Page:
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Johnson County lawmaker who fled GOP meets with Schumer on 2020 U.S. Senate run

Schumer: ‘I stand here confident in this great country for one reason’

Senate Minority Leader Chuck Schumer, D-N.Y., spoke of the importance of the American democracy and diversity in what he called “a challenging and tumultuous time" at the inauguration of Donald Trump.
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Senate Minority Leader Chuck Schumer, D-N.Y., spoke of the importance of the American democracy and diversity in what he called “a challenging and tumultuous time" at the inauguration of Donald Trump.

A Johnson County lawmaker who switched parties last year sat down with Senate Minority Leader Chuck Schumer this week to discuss a possible run for the U.S. Senate as a Democrat.

State Sen. Barbara Bollier confirmed that she met with Schumer, D-New York, and Sen. Catherine Cortez-Masto, D-Nevada, the chair of Democratic Senatorial Campaign Committee.

Bollier discussed the open Senate seat, created by the retiring Republican Sen. Pat Roberts, during a trip to Washington, D.C., for a conference on Medicaid expansion, sponsored by the National Governors Association. Expansion of the health insurance program for low-income Americans has been one her top legislative priorities for years.

“I met with Cortez-Masto and Chuck Schumer. And we’re still talking. I’m considering it,” Bollier said. “I love Kansas and I love my country. And that’s my bottom line.”

A retired physician who lives in Mission Hills, Bollier was the first of three female Republican lawmakers to switch parties following the 2018 election.

She had been stripped of her committee assignments earlier that year after endorsing Democrat Laura Kelly in the race for governor over Republican Kris Kobach. She also backed one of incumbent Republican Rep. Kevin Yoder’s Democratic challengers in the Democratic primary.

Even before her party switch, Bollier has frequently clashed with Republican leadership since joining the Kansas Legislature in 2010.

She was an outspoken critic of former Gov. Sam Brownback’s tax cuts and distinguished herself from GOP leaders in her support for abortion and LGBT rights.

“I do not believe it is ever on the right side of history to be allowed to discriminate against people. Enough said,” Bollier scolded Kansas House Republicans during a 2014 debate on a bill that would enable private and public employees to refuse to serve same-sex couples.

She isn’t the first candidate to discuss a campaign with the DSCC. Wichita author Sarah Smarsh and former U.S. Attorney Barry Grissom have both had conversations about joining the race.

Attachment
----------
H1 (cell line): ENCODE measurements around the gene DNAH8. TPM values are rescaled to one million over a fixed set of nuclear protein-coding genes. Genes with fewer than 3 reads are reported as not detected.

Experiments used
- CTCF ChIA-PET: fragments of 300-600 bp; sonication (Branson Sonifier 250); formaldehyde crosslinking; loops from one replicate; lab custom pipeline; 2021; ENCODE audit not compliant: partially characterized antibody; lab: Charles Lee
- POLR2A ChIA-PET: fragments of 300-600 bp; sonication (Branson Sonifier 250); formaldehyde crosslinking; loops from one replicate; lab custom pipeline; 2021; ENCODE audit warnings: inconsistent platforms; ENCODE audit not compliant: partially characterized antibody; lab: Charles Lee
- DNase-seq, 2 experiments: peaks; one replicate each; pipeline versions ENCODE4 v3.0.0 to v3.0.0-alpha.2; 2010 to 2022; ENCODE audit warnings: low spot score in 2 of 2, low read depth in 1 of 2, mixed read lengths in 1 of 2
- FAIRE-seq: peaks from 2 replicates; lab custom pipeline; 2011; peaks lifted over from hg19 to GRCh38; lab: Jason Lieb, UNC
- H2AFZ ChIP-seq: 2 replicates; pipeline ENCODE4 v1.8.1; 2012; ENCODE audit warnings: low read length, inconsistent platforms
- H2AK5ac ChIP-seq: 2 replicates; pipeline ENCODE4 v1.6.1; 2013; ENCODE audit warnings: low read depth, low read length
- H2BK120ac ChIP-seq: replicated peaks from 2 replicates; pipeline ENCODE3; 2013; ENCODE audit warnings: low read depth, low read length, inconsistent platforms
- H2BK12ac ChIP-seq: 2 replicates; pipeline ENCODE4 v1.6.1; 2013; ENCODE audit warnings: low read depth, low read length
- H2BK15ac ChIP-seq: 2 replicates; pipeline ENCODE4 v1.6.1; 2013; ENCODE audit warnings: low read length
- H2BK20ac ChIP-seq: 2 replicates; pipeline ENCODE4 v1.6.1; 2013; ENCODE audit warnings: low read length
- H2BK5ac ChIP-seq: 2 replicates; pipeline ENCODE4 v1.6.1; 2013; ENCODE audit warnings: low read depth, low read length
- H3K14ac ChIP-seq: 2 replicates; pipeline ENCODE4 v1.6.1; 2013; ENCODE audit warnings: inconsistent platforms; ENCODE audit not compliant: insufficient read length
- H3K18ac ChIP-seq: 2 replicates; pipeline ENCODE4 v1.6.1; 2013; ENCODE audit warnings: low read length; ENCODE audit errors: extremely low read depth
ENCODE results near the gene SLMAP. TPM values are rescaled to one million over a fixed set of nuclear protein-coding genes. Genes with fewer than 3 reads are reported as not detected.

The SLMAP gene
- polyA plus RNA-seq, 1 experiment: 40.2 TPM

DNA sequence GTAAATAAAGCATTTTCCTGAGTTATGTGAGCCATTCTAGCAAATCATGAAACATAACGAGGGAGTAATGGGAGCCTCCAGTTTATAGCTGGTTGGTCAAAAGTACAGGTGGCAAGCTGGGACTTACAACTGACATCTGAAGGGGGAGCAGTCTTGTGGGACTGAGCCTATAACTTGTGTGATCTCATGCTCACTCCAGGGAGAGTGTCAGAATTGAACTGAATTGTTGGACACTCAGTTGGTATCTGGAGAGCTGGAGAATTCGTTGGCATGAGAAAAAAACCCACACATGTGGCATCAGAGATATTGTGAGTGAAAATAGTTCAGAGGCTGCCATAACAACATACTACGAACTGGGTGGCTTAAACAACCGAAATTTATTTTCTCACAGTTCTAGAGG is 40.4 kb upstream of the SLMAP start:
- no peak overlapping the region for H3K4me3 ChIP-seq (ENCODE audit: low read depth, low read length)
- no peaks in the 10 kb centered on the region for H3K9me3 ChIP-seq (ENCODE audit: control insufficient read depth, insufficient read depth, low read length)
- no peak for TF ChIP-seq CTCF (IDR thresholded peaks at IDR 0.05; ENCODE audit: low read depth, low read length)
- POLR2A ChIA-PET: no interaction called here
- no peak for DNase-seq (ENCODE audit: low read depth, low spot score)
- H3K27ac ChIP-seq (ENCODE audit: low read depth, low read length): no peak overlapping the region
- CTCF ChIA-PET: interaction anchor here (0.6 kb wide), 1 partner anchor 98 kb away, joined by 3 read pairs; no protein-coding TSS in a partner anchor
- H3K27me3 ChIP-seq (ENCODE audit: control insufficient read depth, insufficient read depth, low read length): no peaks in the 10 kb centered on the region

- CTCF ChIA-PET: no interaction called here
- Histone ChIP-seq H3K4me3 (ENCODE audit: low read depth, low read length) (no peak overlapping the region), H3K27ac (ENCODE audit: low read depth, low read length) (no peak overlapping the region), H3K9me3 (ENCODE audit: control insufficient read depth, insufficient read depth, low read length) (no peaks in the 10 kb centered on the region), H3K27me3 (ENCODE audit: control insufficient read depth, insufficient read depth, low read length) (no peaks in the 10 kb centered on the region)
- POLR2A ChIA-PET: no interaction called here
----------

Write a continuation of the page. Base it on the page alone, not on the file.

Bollier’s party switch, which spurred state Sen. Dinah Sykes and state Rep. Stephanie Clayton to follow, generated national attention. It presents an intriguing narrative as Democrats look to attract moderate Republicans frustrated with President Donald Trump in 2020.

Bollier said the Kansas Republican Party’s hostility toward LGBT rights and support for Trump’s policies as the reasons she became a Democrat

“I can’t call it leadership. I don’t even know what to call him. He is our president, but he is not representing my value system remotely,” Bollier said at the time.

A Democrat has not won a Senate race in Kansas since 1932, the longest-losing streak for either party in the Senate. But Democrats are hoping that they can find a candidate to make the state competitive following Kelly’s victory in the gubernatorial race and Democratic Rep. Sharice Davids’ win in Kansas’ 3rd congressional district.

Bollier’s suburban base went strongly for both Kelly and Davids in 2018. As a moderate with friends in both parties, she might be able to follow the same statewide playbook as Kelly, one of her closest allies, if Republicans nominate a hard right nominee like Kobach in 2018.

National progressive groups have also been eager to find a female standard-bearer for Kansas in 2020 following Kelly and Davids’ victories.

“With the election of candidates like Laura Kelly and Sharice Davids, voters in Kansas showed in 2018 that they want more women leading the way at decision-making tables, fighting for policies that are good for women and families,” a spokeswoman for EMILY’s List told The Star earlier this year.

Bryan Lowry covers Kansas and Missouri politics as Washington correspondent for The Kansas City Star. He previously served as Kansas statehouse correspondent for The Wichita Eagle and as The Star’s lead political reporter. Lowry contributed to The Star’s investigation into government secrecy that was a finalist for The Pulitzer Prize.
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